Still an elusive format, but many artists still hold out hope that there will be a mass-market, superior alternative to the basic compact disc that is, umm, actually viable. Yes, this rules out SACD. But then, the problem is always going to be the same as what it always has been – convinving the public that this (usually more expensive) CD is better than the CD they have now become accustomed to buying for $10. Neil Young, for one, is a sound freak, and it was he who was all over the DVD-Audio format for its fifteen minutes in the spotlight, at one point holding up his eternally-delayed-though still-hoped-for (at least by me) archival series of unreleased music that has been stashed away for, well, ever. Ready or not, here comes Code. Oh, I stole this from the Wired blog (yeah…we like that blog).
A legendary producer whose diverse resume includes bands as different as Roy Orbison and Autolux, T Bone Burnett has tweaked knobs and scored films (Cold Mountain, O Brother, Where Art Thou?) with the best of them. But with the impending collapse of the biz-as-usual music industry, he is hard at work planning its digital future in the form of Code, a high-fidelity audio technology that’s as pristine as the sound of studio masters.
“Record companies have alienated customers and the artists,” Burnett told the Los Angeles Times. “This is completely an artist-driven initiative. Our aim is to democratize high-fidelity.”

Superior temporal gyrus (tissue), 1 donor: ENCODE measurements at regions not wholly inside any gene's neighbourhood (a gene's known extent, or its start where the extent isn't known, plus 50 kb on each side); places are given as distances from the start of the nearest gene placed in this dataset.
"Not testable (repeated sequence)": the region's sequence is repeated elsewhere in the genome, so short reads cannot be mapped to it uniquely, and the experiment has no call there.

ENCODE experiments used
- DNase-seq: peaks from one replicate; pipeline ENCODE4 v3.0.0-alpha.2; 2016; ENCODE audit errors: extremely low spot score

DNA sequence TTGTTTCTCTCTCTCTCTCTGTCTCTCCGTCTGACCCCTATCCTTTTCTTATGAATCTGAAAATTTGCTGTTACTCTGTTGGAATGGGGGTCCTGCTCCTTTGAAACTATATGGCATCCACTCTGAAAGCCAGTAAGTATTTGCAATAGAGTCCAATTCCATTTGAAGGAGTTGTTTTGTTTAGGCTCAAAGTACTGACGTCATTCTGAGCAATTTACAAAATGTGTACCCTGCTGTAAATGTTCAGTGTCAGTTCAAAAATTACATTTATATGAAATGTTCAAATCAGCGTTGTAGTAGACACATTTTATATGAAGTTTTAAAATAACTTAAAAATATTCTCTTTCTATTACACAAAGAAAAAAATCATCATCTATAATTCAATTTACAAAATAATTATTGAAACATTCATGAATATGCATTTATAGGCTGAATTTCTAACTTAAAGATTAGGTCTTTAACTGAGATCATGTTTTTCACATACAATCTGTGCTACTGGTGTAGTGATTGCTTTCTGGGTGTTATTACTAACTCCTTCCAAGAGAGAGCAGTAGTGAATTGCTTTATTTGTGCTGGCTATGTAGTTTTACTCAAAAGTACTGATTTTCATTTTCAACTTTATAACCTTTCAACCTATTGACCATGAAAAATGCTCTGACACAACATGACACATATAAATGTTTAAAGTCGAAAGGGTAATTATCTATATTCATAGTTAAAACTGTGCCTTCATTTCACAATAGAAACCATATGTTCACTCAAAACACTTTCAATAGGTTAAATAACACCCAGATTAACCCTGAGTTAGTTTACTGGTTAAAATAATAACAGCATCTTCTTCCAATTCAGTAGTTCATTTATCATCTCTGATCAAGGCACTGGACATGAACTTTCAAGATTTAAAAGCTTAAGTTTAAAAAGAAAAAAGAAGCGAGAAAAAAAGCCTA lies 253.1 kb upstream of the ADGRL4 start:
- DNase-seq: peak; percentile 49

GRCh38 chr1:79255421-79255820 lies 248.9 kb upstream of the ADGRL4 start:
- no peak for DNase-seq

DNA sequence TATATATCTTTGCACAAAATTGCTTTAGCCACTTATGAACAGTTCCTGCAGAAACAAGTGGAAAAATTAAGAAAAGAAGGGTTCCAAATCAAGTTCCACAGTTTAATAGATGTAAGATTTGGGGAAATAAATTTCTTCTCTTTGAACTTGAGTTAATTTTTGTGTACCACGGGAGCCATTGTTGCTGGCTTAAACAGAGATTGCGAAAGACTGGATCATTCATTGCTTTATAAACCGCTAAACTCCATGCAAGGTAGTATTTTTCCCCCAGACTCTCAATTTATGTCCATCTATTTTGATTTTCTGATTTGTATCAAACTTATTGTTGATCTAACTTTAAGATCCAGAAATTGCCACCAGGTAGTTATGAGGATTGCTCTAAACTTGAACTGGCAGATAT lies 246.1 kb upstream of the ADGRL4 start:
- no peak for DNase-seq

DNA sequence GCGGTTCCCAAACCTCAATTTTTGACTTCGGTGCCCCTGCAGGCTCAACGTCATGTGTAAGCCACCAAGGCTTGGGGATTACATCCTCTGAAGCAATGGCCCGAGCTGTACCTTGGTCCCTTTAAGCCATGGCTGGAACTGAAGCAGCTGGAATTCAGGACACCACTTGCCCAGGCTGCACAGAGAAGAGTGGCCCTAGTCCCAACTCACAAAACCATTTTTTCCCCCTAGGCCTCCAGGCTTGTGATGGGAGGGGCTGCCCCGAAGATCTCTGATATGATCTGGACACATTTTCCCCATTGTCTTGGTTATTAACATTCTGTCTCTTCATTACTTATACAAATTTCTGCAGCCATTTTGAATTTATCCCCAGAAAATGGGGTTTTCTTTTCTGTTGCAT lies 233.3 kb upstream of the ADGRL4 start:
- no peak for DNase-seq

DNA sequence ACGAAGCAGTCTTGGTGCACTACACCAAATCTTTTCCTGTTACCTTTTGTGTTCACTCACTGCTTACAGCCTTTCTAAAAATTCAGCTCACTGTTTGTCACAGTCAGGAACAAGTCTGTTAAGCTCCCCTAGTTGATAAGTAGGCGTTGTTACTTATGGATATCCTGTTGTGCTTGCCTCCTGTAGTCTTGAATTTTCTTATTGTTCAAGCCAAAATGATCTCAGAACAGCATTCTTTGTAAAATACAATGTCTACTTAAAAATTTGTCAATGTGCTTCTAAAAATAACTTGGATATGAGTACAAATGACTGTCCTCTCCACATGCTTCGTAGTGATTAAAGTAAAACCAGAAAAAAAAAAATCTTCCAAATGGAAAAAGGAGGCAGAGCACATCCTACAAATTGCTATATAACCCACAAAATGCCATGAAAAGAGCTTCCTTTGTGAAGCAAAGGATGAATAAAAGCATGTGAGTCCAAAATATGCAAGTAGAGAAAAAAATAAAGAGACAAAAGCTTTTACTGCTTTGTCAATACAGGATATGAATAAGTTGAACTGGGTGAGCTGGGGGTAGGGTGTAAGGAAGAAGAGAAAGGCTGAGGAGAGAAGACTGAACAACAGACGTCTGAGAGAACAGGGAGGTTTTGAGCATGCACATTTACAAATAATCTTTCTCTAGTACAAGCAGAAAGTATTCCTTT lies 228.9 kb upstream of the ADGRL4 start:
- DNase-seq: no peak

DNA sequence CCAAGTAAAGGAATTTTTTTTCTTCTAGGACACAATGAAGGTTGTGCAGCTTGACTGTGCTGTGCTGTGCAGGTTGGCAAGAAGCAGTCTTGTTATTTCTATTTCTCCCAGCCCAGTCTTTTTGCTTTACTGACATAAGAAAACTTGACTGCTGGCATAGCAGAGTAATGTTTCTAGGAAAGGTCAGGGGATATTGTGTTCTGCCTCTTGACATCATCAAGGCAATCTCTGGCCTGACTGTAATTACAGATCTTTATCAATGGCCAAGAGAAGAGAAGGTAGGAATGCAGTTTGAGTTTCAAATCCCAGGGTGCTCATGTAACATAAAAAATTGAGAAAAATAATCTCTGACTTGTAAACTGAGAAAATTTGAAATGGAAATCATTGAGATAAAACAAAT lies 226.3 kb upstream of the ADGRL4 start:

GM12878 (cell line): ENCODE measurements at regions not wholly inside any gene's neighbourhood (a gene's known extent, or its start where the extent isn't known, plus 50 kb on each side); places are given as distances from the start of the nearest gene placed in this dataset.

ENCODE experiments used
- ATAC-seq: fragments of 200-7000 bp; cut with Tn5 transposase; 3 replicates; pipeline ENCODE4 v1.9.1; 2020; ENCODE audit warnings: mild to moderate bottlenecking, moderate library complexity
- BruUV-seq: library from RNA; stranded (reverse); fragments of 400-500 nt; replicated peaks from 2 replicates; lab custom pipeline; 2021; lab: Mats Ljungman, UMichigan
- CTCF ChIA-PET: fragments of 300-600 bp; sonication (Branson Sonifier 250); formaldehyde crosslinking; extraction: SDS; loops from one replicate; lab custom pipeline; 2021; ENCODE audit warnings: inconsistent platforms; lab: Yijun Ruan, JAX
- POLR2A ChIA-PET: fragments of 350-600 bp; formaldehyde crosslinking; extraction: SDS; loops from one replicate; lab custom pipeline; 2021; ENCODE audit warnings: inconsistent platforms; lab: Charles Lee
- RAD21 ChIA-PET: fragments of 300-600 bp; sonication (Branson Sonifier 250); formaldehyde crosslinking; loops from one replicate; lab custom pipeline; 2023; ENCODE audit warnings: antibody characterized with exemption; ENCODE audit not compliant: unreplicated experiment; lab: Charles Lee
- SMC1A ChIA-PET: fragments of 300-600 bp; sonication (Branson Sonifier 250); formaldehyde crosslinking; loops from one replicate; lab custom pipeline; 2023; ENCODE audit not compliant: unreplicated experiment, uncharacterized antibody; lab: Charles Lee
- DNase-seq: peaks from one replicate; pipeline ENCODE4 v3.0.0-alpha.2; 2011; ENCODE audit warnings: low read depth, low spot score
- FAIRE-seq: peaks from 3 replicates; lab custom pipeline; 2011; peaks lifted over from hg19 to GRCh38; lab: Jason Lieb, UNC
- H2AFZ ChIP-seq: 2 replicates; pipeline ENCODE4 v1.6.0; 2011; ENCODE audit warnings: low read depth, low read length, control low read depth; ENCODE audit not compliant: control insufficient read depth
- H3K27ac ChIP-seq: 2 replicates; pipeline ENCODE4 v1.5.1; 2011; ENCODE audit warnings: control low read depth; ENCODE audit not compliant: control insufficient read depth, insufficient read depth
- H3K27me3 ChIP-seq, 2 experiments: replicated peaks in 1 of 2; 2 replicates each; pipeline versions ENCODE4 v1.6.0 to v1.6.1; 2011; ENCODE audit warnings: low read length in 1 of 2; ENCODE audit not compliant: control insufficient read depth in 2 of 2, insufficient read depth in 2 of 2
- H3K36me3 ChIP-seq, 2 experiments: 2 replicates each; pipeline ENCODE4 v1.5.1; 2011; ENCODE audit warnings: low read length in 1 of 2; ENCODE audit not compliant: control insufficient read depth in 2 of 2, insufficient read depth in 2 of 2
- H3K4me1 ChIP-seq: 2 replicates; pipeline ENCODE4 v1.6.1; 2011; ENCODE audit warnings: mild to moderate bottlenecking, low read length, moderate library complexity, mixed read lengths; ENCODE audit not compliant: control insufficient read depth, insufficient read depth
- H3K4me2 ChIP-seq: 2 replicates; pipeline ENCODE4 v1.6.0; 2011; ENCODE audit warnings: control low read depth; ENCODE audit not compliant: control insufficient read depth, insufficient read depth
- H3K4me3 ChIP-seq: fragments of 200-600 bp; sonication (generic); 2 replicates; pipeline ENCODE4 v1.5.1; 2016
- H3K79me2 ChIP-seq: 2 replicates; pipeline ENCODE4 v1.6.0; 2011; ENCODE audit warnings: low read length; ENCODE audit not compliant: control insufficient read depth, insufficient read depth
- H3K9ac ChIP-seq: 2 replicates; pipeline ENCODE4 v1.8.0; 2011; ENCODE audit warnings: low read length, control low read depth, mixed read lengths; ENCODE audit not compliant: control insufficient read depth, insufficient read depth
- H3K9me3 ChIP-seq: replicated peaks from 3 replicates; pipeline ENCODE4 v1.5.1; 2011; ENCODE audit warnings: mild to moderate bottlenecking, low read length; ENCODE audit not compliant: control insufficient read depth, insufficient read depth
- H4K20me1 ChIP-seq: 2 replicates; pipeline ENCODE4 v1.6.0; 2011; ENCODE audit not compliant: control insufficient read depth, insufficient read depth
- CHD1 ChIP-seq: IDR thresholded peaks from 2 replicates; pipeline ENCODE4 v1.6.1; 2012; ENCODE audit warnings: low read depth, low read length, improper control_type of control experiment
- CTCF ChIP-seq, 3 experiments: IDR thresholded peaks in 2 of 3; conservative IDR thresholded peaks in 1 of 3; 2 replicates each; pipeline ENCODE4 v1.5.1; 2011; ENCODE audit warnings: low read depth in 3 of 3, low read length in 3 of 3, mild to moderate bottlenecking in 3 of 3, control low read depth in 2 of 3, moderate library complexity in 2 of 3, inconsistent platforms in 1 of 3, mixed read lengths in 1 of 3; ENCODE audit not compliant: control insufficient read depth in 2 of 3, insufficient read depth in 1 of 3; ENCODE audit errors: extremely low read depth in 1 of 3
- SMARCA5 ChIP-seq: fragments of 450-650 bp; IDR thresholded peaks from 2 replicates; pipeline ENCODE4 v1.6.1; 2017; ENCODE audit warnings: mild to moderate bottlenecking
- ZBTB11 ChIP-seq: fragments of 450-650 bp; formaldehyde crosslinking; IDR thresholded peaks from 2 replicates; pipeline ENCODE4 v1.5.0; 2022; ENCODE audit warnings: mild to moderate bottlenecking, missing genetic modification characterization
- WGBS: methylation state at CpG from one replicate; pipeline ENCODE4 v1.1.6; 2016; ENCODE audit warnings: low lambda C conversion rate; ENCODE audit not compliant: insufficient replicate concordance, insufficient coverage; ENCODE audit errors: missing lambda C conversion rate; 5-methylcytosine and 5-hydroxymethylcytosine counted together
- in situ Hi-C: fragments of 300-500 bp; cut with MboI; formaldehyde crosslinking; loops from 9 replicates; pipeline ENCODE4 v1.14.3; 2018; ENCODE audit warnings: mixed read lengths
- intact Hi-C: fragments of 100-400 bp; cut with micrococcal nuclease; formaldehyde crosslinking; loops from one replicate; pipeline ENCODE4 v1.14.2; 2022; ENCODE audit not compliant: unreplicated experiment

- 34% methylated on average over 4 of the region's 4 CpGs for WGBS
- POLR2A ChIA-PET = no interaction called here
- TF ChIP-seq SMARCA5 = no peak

The producer-artist, known as Joseph Henry Burnett to the IRS, has already employed Code on John Mellencamp’s July release Life Death Love and Freedom, and plans for Bob Dylan and Neil Young are on the burner. But it may not be long until Code is standard operating procedure for artists and professionals looking to upgrade the quality of their sound.
For one, Code discs can be played on any DVD drive, including the one in your computer. Secondly, it doesn’t cost anything more to record to Code than HDCD or any other hi-res audio format.
Which is the kind of scenario Neil Young was demanding back in July, during an interview with CNN Money. “In the 21st century,” Young said, “with these beautiful computers and incredible capabilities, hi-res music is one of the missing elements. [But] I think that’s the future of music.”